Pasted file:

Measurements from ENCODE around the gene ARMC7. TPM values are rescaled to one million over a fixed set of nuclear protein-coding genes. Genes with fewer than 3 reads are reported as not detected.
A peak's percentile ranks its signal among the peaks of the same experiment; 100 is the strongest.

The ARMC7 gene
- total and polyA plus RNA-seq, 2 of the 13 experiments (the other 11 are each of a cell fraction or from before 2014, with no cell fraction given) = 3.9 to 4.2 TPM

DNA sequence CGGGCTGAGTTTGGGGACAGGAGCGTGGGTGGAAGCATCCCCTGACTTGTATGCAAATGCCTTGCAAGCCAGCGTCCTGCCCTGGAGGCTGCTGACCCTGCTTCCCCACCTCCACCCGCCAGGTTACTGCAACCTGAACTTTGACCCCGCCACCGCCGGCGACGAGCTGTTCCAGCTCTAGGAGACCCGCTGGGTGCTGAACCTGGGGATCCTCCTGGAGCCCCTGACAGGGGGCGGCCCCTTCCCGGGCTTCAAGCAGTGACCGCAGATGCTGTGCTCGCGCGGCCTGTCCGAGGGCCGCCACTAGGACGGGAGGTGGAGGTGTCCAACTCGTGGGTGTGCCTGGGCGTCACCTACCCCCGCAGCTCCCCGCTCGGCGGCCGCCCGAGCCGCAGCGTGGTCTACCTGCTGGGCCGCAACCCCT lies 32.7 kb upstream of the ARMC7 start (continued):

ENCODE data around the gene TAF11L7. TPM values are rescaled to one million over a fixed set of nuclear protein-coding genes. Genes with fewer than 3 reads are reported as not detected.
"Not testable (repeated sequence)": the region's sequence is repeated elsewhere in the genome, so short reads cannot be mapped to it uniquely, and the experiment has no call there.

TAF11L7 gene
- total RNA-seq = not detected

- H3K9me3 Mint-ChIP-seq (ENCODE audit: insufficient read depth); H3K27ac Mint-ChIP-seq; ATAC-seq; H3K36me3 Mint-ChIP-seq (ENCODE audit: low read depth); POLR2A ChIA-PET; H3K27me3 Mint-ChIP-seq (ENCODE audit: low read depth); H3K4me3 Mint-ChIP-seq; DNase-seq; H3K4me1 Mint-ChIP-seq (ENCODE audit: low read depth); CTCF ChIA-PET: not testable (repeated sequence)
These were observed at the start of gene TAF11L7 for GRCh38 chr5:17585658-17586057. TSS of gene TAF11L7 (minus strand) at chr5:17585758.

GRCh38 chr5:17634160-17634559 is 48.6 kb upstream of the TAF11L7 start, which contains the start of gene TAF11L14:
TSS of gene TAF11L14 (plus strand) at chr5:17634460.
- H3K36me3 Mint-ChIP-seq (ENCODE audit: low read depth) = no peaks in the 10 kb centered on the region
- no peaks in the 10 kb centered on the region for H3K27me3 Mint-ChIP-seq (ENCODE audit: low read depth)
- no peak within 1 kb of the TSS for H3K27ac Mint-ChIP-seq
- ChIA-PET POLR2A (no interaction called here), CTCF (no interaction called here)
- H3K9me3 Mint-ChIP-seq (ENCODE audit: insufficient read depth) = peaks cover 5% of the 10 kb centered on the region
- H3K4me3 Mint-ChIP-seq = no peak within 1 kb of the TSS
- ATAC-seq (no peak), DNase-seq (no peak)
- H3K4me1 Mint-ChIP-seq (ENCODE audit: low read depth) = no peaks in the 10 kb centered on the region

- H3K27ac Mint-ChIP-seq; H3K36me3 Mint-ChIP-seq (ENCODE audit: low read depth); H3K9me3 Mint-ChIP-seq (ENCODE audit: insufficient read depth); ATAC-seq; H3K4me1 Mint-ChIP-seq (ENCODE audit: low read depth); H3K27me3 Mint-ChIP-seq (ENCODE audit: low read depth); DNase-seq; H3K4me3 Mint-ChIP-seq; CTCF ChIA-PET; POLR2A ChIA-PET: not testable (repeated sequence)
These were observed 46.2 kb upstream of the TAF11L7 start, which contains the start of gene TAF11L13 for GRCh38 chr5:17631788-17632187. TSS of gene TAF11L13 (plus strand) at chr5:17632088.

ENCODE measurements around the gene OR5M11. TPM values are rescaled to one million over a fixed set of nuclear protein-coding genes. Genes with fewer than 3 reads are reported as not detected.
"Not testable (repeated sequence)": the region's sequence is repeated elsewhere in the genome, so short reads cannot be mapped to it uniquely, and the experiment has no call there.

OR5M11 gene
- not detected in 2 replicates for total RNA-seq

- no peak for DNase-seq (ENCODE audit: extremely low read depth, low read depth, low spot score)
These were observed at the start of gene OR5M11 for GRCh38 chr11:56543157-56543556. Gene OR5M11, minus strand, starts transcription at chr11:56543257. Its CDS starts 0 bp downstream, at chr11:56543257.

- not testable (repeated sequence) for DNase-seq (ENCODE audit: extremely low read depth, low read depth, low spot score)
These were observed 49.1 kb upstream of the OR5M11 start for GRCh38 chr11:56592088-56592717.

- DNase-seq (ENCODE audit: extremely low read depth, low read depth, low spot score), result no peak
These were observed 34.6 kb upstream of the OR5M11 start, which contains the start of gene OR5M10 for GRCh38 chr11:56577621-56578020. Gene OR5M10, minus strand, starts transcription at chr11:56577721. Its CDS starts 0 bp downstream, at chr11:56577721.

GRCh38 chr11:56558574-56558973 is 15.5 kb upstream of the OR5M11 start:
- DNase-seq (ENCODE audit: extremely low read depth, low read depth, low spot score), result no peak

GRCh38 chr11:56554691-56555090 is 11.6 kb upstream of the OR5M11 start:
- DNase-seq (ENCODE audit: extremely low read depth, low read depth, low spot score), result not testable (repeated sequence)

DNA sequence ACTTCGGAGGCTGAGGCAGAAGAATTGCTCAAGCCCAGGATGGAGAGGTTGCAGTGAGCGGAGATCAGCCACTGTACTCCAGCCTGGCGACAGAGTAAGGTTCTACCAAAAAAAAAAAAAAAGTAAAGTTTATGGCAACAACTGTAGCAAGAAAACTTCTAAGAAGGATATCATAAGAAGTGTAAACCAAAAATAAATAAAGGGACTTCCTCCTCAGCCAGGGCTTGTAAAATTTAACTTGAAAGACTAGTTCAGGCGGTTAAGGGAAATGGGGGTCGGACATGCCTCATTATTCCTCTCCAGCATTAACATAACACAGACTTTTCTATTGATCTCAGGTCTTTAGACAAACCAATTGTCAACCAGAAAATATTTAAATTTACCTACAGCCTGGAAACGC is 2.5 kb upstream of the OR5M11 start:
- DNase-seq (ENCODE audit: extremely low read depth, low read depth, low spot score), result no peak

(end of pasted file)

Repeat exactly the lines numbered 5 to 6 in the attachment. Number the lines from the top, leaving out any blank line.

DNA sequence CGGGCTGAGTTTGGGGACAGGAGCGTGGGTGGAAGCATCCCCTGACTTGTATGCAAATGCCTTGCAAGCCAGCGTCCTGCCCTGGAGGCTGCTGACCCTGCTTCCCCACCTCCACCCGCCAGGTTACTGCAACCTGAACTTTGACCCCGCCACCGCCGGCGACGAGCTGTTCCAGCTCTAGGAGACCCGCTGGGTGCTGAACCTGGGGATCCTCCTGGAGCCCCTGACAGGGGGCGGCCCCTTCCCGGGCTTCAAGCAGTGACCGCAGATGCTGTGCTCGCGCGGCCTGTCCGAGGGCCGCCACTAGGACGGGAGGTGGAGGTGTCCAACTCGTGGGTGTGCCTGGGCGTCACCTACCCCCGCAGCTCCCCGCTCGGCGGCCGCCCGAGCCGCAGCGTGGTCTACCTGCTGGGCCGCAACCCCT lies 32.7 kb upstream of the ARMC7 start (continued):

ENCODE data around the gene TAF11L7. TPM values are rescaled to one million over a fixed set of nuclear protein-coding genes. Genes with fewer than 3 reads are reported as not detected.